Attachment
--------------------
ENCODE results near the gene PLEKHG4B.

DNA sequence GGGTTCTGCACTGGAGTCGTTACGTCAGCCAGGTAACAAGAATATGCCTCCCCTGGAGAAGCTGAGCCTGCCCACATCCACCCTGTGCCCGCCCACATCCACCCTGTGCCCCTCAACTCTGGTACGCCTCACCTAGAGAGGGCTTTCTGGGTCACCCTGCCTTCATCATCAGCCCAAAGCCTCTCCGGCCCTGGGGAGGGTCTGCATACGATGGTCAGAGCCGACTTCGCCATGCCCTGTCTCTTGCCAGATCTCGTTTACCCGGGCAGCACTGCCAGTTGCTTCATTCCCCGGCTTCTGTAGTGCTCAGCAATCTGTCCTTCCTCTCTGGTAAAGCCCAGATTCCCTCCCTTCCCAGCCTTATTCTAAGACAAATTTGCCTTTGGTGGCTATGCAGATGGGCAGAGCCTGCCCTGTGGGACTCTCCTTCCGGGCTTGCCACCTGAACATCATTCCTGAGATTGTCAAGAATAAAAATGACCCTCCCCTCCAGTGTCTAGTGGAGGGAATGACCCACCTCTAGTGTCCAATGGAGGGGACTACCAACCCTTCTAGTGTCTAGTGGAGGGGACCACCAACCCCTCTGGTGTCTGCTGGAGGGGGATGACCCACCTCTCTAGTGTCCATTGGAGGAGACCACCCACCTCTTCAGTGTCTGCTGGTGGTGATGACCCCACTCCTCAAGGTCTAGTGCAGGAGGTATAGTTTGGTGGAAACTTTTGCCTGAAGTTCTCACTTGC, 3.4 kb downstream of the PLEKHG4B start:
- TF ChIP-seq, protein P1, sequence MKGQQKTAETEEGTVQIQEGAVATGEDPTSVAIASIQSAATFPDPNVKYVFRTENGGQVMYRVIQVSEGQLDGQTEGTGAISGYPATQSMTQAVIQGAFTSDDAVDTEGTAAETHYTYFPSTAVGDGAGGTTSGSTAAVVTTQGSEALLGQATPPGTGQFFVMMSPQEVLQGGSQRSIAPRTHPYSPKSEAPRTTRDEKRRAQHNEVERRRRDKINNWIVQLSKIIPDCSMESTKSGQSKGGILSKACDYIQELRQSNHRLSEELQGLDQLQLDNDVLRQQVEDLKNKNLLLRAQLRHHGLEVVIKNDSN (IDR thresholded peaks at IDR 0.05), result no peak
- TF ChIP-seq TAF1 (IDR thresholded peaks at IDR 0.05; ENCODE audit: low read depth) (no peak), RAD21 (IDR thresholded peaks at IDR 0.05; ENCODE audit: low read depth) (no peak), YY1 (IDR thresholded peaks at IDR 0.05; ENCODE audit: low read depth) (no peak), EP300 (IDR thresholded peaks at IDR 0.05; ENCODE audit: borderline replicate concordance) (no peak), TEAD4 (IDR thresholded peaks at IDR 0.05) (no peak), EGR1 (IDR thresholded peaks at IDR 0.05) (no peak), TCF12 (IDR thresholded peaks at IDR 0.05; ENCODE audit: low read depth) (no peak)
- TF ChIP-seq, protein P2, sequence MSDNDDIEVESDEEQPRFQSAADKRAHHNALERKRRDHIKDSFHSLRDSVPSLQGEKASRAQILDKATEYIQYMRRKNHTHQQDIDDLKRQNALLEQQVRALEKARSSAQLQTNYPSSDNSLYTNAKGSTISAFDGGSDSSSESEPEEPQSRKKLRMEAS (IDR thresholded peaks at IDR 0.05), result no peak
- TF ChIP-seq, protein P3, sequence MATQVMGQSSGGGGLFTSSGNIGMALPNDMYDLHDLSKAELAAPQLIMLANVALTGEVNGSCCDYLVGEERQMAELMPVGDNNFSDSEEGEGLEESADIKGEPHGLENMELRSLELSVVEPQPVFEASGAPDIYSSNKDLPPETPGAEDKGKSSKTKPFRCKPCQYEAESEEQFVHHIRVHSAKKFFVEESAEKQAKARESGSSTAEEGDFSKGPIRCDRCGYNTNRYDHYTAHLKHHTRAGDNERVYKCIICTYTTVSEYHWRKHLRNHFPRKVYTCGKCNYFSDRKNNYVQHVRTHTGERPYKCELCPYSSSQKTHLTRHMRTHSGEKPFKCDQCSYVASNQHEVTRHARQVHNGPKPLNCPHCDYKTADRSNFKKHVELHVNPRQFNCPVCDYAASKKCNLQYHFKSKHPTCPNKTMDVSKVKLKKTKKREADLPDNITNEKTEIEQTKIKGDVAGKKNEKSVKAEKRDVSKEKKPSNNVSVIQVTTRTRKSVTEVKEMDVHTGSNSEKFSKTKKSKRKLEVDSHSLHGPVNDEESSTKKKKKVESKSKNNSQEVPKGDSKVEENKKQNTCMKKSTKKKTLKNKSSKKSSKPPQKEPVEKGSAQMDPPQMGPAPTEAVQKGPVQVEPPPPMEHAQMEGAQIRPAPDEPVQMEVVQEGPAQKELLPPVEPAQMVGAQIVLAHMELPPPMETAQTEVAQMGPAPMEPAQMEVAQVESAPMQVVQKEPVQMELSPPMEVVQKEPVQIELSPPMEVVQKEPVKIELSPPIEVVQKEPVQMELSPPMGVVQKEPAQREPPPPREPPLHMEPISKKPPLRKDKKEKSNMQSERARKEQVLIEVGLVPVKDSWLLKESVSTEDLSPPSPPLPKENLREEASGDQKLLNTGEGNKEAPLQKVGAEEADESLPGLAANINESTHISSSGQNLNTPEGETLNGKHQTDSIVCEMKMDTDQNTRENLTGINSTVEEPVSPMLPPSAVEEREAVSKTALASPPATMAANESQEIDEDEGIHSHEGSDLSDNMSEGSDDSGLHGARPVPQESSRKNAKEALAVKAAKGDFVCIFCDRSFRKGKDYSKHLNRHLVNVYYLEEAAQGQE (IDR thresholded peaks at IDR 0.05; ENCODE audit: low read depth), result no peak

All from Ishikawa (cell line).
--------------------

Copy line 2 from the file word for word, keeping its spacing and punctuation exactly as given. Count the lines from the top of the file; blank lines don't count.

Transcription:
DNA sequence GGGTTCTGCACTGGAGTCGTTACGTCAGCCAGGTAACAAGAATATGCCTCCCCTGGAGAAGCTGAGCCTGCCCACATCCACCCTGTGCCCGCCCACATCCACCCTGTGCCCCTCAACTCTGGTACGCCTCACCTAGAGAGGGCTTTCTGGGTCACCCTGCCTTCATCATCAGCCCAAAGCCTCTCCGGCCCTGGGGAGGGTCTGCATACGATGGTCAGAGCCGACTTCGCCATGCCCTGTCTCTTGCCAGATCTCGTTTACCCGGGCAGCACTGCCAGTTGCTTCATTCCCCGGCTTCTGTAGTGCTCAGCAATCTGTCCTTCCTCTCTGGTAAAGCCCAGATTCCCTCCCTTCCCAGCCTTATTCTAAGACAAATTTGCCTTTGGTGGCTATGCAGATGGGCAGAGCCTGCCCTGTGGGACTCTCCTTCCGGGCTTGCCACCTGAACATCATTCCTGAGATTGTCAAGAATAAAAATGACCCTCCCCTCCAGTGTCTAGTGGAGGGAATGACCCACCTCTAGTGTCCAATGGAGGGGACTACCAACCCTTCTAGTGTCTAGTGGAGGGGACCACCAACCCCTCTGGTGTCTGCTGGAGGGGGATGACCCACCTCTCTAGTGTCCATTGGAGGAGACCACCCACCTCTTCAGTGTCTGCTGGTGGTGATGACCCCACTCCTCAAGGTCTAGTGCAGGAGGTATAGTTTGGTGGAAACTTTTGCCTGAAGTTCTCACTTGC, 3.4 kb downstream of the PLEKHG4B start: